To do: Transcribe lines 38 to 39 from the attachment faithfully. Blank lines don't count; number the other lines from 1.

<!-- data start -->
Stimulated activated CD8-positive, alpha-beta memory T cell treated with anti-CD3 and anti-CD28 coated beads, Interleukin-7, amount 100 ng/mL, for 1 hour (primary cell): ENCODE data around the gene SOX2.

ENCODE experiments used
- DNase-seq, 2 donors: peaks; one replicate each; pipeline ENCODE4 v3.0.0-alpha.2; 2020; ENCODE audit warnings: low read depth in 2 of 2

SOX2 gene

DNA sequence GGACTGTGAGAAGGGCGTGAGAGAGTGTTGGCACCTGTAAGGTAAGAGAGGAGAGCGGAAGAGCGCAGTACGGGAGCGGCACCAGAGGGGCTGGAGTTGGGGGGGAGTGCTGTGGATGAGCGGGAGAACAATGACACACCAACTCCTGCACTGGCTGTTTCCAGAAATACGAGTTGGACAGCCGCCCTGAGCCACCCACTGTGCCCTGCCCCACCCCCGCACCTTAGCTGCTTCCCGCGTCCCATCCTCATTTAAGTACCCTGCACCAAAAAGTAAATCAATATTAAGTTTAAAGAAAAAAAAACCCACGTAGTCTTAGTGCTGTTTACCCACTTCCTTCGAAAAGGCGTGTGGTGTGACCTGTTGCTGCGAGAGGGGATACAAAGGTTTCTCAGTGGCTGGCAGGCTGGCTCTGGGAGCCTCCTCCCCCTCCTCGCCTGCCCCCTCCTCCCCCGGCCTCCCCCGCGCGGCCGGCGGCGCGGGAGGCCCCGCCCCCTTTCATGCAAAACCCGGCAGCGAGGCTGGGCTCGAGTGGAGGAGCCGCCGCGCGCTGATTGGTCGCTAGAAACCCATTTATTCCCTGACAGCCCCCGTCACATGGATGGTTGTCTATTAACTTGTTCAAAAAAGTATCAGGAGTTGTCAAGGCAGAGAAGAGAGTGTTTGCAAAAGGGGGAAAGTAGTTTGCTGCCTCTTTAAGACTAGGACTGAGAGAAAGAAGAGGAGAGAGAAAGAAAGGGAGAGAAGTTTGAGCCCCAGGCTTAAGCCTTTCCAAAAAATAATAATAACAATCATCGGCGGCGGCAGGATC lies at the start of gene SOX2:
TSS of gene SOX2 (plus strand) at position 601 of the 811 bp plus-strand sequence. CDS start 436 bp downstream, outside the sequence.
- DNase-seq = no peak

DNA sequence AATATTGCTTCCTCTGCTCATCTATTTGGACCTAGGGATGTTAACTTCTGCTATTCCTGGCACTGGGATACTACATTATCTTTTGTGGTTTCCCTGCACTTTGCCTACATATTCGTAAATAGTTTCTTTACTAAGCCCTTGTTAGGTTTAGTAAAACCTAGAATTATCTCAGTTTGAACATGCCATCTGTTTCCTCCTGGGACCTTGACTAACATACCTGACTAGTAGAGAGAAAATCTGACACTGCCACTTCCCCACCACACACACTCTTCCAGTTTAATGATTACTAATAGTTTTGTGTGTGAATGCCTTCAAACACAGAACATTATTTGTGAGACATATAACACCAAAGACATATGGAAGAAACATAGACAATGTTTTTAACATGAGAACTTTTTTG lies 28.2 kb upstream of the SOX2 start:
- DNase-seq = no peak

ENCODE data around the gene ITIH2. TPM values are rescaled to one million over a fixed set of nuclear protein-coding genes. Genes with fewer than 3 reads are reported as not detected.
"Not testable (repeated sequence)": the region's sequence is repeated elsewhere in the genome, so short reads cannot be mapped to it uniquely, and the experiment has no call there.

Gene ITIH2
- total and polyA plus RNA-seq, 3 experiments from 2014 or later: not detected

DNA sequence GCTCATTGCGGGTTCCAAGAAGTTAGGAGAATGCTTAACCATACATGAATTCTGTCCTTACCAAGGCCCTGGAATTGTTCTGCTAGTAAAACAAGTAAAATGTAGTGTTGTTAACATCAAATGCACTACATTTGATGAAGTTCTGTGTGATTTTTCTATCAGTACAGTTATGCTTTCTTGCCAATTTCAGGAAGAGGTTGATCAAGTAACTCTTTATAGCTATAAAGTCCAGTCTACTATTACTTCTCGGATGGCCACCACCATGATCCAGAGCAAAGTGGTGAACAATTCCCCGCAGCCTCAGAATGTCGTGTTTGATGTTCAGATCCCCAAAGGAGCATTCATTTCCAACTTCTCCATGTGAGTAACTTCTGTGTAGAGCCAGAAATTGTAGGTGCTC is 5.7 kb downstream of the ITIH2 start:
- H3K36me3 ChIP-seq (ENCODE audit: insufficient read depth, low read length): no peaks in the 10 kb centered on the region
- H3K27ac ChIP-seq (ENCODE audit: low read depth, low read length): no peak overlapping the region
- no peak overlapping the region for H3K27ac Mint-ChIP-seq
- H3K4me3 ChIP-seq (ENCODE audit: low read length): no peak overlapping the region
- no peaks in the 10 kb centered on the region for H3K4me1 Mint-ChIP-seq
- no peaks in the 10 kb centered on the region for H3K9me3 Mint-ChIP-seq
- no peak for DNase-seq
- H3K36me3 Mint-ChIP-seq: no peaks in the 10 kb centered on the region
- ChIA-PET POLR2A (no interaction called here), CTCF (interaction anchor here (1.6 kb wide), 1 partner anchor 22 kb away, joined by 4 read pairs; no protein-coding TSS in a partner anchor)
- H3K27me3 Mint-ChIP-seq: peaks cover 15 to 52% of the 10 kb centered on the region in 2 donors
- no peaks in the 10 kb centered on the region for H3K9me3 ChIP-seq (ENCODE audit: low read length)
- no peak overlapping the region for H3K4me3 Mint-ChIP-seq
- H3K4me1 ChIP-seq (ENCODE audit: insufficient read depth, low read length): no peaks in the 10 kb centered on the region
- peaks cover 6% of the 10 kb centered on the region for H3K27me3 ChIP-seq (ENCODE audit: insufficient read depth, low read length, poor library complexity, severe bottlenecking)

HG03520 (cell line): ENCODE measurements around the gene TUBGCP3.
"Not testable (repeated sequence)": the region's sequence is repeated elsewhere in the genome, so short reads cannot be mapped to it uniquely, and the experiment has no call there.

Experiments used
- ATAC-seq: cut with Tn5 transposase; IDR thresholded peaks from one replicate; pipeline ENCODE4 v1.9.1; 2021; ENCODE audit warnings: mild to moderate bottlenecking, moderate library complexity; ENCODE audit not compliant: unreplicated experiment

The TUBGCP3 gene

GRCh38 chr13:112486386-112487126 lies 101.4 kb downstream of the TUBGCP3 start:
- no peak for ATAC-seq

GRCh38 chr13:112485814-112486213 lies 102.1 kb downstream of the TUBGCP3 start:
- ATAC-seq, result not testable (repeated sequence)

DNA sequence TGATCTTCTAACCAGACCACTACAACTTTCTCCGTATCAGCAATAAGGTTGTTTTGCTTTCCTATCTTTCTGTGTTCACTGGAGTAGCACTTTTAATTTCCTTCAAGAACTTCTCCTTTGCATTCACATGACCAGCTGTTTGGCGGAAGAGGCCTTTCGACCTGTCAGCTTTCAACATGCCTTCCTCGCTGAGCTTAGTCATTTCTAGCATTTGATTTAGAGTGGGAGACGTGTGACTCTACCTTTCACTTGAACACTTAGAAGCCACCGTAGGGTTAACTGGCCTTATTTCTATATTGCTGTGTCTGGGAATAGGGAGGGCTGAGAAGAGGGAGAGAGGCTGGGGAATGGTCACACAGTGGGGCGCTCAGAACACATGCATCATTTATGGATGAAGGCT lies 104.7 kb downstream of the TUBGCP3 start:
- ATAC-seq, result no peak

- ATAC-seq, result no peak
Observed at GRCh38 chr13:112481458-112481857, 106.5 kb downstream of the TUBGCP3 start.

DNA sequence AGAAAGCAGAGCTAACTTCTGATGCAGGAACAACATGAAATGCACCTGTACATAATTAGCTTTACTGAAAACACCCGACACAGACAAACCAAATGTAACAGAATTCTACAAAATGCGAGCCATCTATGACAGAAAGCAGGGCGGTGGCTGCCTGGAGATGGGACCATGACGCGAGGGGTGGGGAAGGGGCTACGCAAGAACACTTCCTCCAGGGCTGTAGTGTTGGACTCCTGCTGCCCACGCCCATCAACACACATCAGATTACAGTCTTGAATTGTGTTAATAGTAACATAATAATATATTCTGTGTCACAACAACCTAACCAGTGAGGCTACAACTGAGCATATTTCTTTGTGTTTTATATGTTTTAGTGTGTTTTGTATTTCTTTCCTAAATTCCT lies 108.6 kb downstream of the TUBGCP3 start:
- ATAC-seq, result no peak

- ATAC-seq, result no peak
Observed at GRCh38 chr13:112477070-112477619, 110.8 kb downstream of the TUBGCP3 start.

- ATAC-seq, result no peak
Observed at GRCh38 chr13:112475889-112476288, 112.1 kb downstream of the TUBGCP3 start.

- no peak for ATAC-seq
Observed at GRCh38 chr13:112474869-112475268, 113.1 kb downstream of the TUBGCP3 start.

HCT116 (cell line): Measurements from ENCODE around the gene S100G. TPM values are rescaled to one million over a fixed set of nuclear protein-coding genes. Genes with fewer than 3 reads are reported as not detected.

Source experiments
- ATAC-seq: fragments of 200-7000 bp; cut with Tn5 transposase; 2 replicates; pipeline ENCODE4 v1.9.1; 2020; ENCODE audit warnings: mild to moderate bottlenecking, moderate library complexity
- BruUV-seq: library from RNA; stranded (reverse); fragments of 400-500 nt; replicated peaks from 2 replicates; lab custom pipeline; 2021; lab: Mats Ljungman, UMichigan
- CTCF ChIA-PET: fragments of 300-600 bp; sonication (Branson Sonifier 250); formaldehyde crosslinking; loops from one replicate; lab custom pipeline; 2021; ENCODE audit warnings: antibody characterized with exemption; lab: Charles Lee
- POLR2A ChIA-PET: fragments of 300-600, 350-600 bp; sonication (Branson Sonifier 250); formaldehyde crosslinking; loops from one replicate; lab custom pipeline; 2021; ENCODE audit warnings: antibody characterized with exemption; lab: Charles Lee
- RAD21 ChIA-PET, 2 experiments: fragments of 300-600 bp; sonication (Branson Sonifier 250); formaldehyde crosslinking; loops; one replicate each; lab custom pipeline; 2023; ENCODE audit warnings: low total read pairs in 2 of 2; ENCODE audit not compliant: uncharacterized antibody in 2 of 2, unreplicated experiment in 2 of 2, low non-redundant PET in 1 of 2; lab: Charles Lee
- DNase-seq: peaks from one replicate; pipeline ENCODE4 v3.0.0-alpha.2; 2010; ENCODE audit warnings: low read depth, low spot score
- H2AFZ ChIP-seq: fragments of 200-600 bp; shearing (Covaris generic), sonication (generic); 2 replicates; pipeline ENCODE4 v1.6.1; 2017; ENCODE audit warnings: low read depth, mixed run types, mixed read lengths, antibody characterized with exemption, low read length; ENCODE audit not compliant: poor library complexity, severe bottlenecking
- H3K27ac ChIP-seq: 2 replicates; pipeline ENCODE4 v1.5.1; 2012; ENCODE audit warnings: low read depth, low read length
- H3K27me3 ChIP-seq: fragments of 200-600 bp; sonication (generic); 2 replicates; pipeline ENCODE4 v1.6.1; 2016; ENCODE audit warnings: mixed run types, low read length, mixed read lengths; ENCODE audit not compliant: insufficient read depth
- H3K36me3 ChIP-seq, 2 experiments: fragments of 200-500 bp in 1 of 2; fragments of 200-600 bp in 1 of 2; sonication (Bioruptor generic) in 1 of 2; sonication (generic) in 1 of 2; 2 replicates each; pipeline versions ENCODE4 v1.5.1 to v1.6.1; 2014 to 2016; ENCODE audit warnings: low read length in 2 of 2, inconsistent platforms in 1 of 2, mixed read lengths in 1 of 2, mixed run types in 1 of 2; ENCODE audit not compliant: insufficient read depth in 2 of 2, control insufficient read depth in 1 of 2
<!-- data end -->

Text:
DNA sequence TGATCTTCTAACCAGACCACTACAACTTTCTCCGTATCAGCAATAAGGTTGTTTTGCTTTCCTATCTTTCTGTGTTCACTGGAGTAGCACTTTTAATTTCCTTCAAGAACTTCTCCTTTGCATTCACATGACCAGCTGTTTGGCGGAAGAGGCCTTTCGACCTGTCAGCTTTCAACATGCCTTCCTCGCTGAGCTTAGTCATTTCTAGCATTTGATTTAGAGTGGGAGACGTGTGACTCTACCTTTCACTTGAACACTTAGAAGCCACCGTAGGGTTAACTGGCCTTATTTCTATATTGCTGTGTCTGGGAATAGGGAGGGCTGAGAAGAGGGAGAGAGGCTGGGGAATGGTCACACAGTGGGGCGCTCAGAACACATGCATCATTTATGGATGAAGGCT lies 104.7 kb downstream of the TUBGCP3 start:
- ATAC-seq, result no peak